The principle of social proof suggests a lot of people use the best answer and 57% of PR people use spreadsheets for media lists
Its almost cliche to state, I cant believe its July so heres another solution to consider it: weve got just six more months until Christmas and that whole holidays.
It wont be a long time before our complaints concerning the summer heat are transformed into groans because Walmart has rolled out the Santa Claus displays.
July is generally a slow month because of this monthly roundup of technology news over the PR landscape which month is not any exception.
Onward with the PR Tech Sum
1. Media lists and spreadsheets.
A statistic in a new report on PR technology caught my eye. Its not new or surprising however the endurance is what sticks out.
Whats the statistic? Over fifty percent (57%) of PR people use spreadsheets for media lists.
I’ve two visceral reactions to the statistic.
First, plenty of vendors find statistics such as this one. They always put these numbers out to mention a note that PR folks are laggards, and the fix for this affliction would be to run out and purchase a media database.
The result is just the contrary: The message received is spreadsheets should be very good because many people are with them.
That is social proof. Its a simple principle of behavioral economics that invokes what Dr. Robert Cialdini calls a click run response.
The best way to flip this around from the messaging standpoint would be to focus on the amount of PR people using PR software for media databases.
Second, theres a huge delta between your price up to $5,000 each year for most of the systems and the worthiness to a diligent PR person who keeps their finger on the pulse of the media (that is 90% of the PR job incidentally).
Reporters change beats and publications frequently that the price to help keep media databases up-to-date is high. Some vendors make an effort to overcome this with offshoring or technology. Neither one is accurate because both approaches have a tendency to miss necessary nuance at the very least in American media.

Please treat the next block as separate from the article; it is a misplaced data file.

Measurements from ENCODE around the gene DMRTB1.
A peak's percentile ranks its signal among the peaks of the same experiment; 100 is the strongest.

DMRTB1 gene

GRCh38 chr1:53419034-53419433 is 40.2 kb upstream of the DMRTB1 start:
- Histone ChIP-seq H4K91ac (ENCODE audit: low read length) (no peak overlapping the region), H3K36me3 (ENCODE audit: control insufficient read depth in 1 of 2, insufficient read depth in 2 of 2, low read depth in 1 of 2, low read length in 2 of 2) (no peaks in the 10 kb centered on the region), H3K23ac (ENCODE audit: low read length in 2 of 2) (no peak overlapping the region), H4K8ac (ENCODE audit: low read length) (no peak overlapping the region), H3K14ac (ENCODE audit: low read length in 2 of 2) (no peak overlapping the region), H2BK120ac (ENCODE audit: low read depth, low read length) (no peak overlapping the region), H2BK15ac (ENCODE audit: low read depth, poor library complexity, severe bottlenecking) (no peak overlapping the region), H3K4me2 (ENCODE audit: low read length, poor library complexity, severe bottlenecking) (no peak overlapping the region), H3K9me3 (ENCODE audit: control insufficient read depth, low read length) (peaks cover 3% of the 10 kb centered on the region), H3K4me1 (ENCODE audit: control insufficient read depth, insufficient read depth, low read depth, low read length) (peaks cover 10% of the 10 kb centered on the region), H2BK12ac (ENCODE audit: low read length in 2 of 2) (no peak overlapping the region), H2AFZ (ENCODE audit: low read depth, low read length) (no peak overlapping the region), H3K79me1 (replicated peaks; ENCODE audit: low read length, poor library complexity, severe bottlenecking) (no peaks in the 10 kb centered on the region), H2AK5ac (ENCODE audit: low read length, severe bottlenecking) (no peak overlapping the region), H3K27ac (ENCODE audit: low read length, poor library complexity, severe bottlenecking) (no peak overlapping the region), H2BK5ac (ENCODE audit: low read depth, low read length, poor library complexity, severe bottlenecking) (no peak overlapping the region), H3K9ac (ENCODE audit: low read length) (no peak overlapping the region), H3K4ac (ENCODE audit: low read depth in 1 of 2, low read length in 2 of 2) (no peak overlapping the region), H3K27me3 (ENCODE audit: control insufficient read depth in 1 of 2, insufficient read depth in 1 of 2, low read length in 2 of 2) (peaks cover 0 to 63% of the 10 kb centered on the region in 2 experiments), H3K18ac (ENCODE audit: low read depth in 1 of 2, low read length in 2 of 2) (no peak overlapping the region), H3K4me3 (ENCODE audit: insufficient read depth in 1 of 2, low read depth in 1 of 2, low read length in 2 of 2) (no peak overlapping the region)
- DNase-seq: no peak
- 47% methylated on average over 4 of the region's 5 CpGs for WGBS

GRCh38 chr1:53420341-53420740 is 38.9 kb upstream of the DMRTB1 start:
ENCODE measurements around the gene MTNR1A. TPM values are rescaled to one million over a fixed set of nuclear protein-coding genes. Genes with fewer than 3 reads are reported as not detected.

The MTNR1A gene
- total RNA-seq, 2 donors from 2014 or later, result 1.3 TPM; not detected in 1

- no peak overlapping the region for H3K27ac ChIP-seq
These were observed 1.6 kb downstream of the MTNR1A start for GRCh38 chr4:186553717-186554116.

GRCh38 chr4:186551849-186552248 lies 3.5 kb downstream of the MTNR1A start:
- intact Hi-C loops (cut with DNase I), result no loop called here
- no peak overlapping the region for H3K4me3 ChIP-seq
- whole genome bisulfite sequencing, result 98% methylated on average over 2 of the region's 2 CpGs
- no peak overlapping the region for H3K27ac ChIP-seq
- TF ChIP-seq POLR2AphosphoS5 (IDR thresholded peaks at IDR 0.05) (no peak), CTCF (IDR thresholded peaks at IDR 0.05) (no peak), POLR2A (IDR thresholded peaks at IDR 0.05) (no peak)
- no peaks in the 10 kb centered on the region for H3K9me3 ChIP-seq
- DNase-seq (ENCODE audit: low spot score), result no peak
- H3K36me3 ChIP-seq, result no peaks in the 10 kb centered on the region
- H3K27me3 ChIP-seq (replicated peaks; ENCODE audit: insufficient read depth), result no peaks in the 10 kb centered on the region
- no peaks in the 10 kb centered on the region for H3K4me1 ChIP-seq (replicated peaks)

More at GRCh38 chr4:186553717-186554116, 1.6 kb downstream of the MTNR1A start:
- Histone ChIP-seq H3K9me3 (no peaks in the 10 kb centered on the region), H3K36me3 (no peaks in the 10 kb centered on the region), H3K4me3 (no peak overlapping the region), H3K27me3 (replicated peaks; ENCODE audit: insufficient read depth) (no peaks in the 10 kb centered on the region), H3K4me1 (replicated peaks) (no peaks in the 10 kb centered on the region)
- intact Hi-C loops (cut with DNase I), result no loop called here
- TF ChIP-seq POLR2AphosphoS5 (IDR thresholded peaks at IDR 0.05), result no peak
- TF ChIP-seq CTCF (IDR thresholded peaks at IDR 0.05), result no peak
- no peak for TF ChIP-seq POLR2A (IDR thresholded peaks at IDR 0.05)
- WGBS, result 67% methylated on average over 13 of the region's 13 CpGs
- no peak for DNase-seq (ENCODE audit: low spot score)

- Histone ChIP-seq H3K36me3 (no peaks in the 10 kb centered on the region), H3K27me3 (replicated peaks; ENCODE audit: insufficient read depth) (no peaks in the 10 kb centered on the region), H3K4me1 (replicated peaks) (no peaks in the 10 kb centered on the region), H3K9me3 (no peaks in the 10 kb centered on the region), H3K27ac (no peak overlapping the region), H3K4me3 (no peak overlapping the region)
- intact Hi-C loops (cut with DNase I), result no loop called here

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2. PR tech mentions
- Information security in PR. Muck Rack completed an audit of data security referred to as a SOC 2 Type II audit. Its an study of a companys information security standards highly relevant to data security, availability and confidentiality developed by the American Institute of Certified Public Accountants.
- Using AI to look coverage of surveys. Harris Poll clients will receive usage of the innovative PRophet software platform to check the mediability of these research before conducting survey fieldwork, to verify the info they seek will actually be of interest to journalists, in accordance with a news release by PRophet.Upon survey completion, Harris clients may then use PRophets machine learning and natural language processing technology to check the news headlines angle of these poll to recognize the journalists probably to cover their story and predict how positively theyd reveal the outcomes.
With or without AI, heres some easy strategies for improving coverage of one’s survey
3. Content picks
- International media. Strategies for pitching international reporters by Business Wire
- Media relations. Strategies for media relations in a slowing economy by Propel.
- Goodwill on a balance sheet. New research from strategic communications and advisory firm ICR reveals that four in five professional investors (80 percent) think that at the very least 20 percent of a companys valuation is influenced by non-financial factors, and much more than half (57 percent) believe its at the very least 30 percent, in accordance with this piece by the Bulldog Reporter.
- Internal comms tips. Email guidelines for better internal communications in accordance with FirstUp (SocialChorus).
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